Colin's Journal: A place for thoughts about politics, software, and daily life.

ExpenseClam
Easy-to-use business expense tracker for Android.

ExpenseClam for Android

March 14th, 2005

Markup

Shorthand markup languages, which are intended to make writing HTML easier, are very popular. At least they are popular if you measure popularity by the sheer number of them available. Personally I think they are a poor solution to the problem for making the authoring of HTML easy.

Bridge between University of York buildingsMarkup languages are mainly popular because programmers are lazy, and creating a graphical interface for editing HTML is difficult. Web browsers supply a built in “rich text editor” that allows simple HTML to be authored, but the subset of HTML that they provide authoring for, is usually different to the subset that the user would like to use. For example most of the rich text editors let you change the colour of the text, but not the title of a hyper-link.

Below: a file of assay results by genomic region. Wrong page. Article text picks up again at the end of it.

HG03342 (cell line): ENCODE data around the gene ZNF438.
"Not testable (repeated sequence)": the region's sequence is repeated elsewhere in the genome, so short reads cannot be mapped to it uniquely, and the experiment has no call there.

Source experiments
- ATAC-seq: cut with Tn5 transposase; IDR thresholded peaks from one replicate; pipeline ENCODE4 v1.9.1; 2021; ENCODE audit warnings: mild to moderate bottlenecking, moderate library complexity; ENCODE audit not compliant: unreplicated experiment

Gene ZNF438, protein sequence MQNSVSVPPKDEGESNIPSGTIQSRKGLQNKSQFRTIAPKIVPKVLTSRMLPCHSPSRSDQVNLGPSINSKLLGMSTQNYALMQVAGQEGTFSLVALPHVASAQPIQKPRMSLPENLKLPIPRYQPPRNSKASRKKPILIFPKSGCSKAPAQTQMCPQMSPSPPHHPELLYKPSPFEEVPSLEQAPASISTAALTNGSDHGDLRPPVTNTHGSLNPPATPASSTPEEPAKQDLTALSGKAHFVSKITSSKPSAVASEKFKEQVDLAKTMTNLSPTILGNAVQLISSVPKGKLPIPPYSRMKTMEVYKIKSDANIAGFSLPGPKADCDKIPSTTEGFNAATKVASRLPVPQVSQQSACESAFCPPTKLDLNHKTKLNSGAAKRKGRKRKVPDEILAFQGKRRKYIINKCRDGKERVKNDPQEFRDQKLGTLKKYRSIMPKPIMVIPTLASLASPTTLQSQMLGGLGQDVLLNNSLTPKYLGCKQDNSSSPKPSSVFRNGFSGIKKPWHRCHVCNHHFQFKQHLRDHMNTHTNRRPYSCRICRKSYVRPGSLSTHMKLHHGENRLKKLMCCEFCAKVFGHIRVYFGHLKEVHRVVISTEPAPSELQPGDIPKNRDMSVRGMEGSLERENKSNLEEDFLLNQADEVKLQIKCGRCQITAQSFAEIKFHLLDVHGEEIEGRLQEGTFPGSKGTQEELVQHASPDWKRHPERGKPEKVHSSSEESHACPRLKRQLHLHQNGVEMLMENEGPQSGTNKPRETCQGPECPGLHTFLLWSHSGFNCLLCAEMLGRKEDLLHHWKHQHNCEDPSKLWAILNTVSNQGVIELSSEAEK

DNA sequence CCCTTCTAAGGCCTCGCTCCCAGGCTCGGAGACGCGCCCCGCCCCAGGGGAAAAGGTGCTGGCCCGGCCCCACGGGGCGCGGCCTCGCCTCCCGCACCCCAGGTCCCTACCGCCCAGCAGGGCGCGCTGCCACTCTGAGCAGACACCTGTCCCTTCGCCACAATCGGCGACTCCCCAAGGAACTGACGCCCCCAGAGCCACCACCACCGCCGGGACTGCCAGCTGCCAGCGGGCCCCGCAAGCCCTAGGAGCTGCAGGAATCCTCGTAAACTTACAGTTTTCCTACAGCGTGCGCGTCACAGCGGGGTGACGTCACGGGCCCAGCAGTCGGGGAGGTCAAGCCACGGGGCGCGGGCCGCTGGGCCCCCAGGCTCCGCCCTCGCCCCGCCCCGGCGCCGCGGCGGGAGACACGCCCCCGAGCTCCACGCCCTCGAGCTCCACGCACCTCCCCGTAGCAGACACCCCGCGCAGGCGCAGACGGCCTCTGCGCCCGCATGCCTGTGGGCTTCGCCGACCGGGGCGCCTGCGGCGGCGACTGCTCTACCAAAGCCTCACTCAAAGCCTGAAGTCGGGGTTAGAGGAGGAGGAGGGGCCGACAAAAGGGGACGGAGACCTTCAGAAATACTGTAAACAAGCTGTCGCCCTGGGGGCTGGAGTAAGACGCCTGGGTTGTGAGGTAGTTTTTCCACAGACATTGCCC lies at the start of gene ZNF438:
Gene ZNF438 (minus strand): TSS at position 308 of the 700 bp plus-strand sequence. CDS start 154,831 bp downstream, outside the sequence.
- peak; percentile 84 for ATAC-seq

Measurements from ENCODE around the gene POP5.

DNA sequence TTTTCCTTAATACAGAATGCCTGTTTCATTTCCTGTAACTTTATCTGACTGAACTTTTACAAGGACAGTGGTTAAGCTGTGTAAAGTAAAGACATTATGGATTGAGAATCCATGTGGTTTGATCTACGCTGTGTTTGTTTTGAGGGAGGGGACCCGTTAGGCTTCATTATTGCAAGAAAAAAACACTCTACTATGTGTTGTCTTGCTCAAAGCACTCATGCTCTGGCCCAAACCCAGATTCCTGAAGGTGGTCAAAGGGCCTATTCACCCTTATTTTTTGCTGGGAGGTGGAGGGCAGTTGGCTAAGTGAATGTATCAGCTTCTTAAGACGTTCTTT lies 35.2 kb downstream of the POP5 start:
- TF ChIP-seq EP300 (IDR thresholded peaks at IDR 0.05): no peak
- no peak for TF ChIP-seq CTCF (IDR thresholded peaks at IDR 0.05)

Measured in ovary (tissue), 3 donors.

I recently stumbled across the Markdown markup language. It seems to strike the right balance between useful facilities (such as automatic escaping of HTML) and obscure hard to remember syntax (such as that used by Textile).

There is an initial Python implementation of Markdown, and I’ve written a plugin for PubTal so I can use it. I don’t think it’s yet ready for real use because the Python Markdown library isn’t finished and has some strange debug code left in. Once the Markdown library is up to quality I’ll probably ship the plugin with PubTal.


On the SimpleTAL front there is an ongoing effort to add I18N support. I’m not entirely sure I like the specification for I18N support in TAL. It seems to be trying to solve too large a problem, and consequently gets it wrong. Unless I can come up with a better workable alternative however, the implementation of I18N is probably the best way of supporting multiple language use in a single SimpleTAL template.

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Copyright 2009 Colin Stewart

Email: colin@owlfish.com